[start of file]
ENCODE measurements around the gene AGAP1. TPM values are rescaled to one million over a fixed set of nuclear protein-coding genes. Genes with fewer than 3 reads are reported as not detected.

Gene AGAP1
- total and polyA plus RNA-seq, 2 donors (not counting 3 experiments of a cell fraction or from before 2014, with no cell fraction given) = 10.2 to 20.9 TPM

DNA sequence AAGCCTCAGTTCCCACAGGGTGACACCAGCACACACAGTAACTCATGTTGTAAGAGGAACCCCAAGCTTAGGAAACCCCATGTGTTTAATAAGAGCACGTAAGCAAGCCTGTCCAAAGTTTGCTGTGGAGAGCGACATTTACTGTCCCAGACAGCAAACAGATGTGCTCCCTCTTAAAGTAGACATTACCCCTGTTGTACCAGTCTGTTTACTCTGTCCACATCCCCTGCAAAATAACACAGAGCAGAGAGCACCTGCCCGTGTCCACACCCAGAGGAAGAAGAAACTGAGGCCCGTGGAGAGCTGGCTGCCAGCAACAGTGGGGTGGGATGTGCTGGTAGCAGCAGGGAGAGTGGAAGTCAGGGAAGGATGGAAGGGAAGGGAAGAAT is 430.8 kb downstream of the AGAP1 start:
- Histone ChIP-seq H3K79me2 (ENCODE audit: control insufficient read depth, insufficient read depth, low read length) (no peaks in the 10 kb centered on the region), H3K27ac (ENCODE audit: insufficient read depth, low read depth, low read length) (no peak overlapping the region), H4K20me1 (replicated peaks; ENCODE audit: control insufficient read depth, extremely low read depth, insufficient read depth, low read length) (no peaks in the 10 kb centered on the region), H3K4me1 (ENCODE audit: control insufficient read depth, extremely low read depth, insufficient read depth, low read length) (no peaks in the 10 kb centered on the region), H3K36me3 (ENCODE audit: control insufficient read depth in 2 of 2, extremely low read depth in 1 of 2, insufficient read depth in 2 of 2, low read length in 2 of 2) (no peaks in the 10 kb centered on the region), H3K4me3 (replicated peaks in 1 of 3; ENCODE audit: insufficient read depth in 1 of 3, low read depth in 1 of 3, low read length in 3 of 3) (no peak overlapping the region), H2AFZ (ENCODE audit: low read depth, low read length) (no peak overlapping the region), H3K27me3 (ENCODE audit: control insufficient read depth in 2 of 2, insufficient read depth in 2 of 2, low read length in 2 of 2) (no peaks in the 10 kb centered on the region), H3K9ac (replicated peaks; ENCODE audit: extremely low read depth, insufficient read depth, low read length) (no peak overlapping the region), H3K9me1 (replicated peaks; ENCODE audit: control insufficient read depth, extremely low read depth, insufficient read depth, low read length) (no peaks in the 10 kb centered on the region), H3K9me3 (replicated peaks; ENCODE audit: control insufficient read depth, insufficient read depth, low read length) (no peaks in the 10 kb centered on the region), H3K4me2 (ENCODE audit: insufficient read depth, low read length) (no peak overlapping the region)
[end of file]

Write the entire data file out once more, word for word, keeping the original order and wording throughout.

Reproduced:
ENCODE measurements around the gene AGAP1. TPM values are rescaled to one million over a fixed set of nuclear protein-coding genes. Genes with fewer than 3 reads are reported as not detected.

Gene AGAP1
- total and polyA plus RNA-seq, 2 donors (not counting 3 experiments of a cell fraction or from before 2014, with no cell fraction given) = 10.2 to 20.9 TPM

DNA sequence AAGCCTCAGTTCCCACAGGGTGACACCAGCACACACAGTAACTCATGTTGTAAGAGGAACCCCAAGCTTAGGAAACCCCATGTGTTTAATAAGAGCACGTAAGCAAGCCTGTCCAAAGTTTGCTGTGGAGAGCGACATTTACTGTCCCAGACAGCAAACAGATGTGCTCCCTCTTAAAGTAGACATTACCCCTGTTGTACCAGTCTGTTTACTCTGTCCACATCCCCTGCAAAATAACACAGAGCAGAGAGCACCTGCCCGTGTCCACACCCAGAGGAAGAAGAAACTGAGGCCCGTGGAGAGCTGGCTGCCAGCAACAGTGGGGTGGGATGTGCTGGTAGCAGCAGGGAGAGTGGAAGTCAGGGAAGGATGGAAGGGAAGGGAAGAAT is 430.8 kb downstream of the AGAP1 start:
- Histone ChIP-seq H3K79me2 (ENCODE audit: control insufficient read depth, insufficient read depth, low read length) (no peaks in the 10 kb centered on the region), H3K27ac (ENCODE audit: insufficient read depth, low read depth, low read length) (no peak overlapping the region), H4K20me1 (replicated peaks; ENCODE audit: control insufficient read depth, extremely low read depth, insufficient read depth, low read length) (no peaks in the 10 kb centered on the region), H3K4me1 (ENCODE audit: control insufficient read depth, extremely low read depth, insufficient read depth, low read length) (no peaks in the 10 kb centered on the region), H3K36me3 (ENCODE audit: control insufficient read depth in 2 of 2, extremely low read depth in 1 of 2, insufficient read depth in 2 of 2, low read length in 2 of 2) (no peaks in the 10 kb centered on the region), H3K4me3 (replicated peaks in 1 of 3; ENCODE audit: insufficient read depth in 1 of 3, low read depth in 1 of 3, low read length in 3 of 3) (no peak overlapping the region), H2AFZ (ENCODE audit: low read depth, low read length) (no peak overlapping the region), H3K27me3 (ENCODE audit: control insufficient read depth in 2 of 2, insufficient read depth in 2 of 2, low read length in 2 of 2) (no peaks in the 10 kb centered on the region), H3K9ac (replicated peaks; ENCODE audit: extremely low read depth, insufficient read depth, low read length) (no peak overlapping the region), H3K9me1 (replicated peaks; ENCODE audit: control insufficient read depth, extremely low read depth, insufficient read depth, low read length) (no peaks in the 10 kb centered on the region), H3K9me3 (replicated peaks; ENCODE audit: control insufficient read depth, insufficient read depth, low read length) (no peaks in the 10 kb centered on the region), H3K4me2 (ENCODE audit: insufficient read depth, low read length) (no peak overlapping the region)